From Dust to Doctors: Wireless Sensor Networks for Medical Applications


October 11, 2005


Wireless sensor network research is being performed to address medical applications. In particular, a common vision found in the research arena is to provide sensing and wireless communication for assisted living facilities to improve lifestyle, to improve health care, and to support long term medical studies. Our research work is solving WSN problems for real-time response, data association, reliability and dependability, security and privacy, and analysis via programs that determine circadian rhythms. The work is taking an end-to-end view from collecting the data (via dust-like motes) to its analysis and use by doctors. As part of this research we are building (and have partly constructed) a WSN-based medical testbed.

The medical testbed focuses on continuous, automatic monitoring of physiological, environmental and activity data for residents in independent and assisted-living facilities. It employs a Wireless Sensor Network (WSN) which is an enabling technology for medical applications in this type of environment. For example, the WSN could detect epileptic seizures or strokes and provide smart homecare by collecting biometric and environmental data for analysis. If an event is detected, it may also provide real-time assistance by notifying emergency healthcare providers and family members. Our proposed WSN system will integrate heterogeneous devices as sensors, actuators and a body network. Some body network systems will be wearable on the patient and some will be placed inside the living space. Also, the multi-hop backbone of the new testbed will connect other traditional systems, such as PDAs, PCs, and databases. The databases will be used for long-term archiving and data mining. We will also be able to connect to large clusters for backend processing, e.g., to execute time consuming circadian rhythm programs.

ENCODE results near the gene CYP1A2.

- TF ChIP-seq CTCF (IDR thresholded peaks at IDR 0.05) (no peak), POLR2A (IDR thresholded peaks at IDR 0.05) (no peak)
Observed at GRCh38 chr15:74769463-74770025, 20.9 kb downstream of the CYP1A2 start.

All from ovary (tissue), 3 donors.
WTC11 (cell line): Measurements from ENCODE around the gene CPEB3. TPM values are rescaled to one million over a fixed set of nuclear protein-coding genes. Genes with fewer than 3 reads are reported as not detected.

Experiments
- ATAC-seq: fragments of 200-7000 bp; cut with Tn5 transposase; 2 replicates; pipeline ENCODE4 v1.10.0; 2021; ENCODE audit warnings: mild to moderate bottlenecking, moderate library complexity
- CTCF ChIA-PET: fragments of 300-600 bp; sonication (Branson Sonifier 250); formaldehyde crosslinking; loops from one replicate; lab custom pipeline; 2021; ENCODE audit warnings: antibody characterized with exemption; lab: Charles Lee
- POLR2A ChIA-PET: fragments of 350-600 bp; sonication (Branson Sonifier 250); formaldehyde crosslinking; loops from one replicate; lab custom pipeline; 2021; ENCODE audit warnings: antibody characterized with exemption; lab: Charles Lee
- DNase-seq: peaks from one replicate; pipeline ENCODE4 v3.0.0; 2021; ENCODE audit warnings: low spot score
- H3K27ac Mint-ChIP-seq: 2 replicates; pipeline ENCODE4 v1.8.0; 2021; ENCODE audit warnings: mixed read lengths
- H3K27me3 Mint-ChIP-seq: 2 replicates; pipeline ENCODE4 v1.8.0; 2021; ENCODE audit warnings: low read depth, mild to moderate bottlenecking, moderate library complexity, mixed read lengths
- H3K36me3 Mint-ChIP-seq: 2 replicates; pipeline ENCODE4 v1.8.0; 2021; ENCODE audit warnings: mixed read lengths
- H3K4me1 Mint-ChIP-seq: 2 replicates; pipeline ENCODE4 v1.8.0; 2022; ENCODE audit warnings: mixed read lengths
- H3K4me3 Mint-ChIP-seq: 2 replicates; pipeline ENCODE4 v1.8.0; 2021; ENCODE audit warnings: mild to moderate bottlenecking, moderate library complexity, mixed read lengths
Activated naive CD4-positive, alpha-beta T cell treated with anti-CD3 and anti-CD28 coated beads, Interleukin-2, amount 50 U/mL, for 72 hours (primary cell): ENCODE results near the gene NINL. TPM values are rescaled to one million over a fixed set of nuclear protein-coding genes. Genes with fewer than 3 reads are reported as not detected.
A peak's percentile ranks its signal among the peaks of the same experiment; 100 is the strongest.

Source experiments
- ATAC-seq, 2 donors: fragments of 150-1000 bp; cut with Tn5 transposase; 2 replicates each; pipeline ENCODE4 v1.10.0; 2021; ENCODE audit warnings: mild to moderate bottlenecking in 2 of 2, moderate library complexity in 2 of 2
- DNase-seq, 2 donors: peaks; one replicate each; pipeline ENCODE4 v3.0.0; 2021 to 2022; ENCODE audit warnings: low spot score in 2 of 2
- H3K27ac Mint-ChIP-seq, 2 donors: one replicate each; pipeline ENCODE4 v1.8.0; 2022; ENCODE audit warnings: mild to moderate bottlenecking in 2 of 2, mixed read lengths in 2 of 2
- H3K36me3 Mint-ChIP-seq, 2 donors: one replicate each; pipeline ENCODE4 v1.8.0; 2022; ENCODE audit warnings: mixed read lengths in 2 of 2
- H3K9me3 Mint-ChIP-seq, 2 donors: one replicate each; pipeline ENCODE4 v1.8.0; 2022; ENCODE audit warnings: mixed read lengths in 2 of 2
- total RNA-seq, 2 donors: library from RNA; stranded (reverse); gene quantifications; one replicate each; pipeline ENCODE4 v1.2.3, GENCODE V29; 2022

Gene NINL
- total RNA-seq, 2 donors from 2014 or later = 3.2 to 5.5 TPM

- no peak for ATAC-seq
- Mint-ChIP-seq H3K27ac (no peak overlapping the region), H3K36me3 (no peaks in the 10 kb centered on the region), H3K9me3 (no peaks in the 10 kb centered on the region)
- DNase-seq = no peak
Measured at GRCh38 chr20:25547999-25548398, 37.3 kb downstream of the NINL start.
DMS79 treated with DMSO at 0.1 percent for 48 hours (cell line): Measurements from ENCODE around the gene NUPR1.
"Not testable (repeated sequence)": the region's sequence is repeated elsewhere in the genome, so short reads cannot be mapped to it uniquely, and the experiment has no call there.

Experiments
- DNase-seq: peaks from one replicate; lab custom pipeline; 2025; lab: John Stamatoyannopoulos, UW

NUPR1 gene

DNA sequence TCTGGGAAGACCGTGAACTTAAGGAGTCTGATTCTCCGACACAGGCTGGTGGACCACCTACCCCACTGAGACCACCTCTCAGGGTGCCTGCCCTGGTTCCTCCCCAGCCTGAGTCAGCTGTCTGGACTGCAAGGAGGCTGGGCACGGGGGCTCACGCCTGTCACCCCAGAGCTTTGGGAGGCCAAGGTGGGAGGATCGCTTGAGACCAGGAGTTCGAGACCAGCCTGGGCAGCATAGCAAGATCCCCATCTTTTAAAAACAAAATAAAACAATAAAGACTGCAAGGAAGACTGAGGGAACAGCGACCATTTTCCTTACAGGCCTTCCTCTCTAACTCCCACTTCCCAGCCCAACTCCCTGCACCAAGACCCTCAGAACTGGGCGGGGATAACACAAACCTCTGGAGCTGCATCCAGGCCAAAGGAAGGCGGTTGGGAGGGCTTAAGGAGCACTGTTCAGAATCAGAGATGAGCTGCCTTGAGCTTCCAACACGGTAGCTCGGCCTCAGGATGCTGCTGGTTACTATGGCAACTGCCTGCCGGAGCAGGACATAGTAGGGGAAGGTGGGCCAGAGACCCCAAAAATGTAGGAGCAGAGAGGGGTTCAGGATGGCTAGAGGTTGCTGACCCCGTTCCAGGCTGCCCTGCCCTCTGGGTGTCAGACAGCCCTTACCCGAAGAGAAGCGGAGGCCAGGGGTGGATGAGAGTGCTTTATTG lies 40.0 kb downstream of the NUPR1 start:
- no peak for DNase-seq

This talk will describe our research problems, research ideas and the dust to doctor system being developed. It will also describe various collaborations that we have with the UVA medical school, with a medical security project at UVA, and Harvard.


John (Jack) A. Stankovic

Professor John A. Stankovic is the BP America Professor in the Computer Science Department at the University of Virginia. He served as Chair of the department, completing two four year terms. He is a Fellow of both the IEEE and the ACM. He also won the IEEE Real-Time Systems Technical Committee’s Award for Outstanding Technical Contributions and Leadership. Professor Stankovic also served on the Board of Directors of the Computer Research Association for 9 years. Before joining the University of Virginia, Professor Stankovic taught at the University of Massachusetts where he won an outstanding scholar award. He has also held visiting positions in the Computer Science Department at Carnegie-Mellon University, at INRIA in France, and Scuola Superiore S. Anna in Pisa, Italy. He was the Editor-in-Chief for the IEEE Transactions on Distributed and Parallel Systems and is a co-editor-in-chief for the Real-Time Systems Journal. He was also General Chair for ACM SenSys 2004 and he will serve as General Chair for ACM/IEEE IPSN 2006. His research interests are in distributed computing, real-time systems, operating systems, and wireless sensor networks. Prof. Stankovic received his PhD from Brown University. His group successfully completed the DARPA NEST program, delivering a 40,000 line wireless sensor system for military surveillance called VigilNet. This system is currently being further developed for deployment.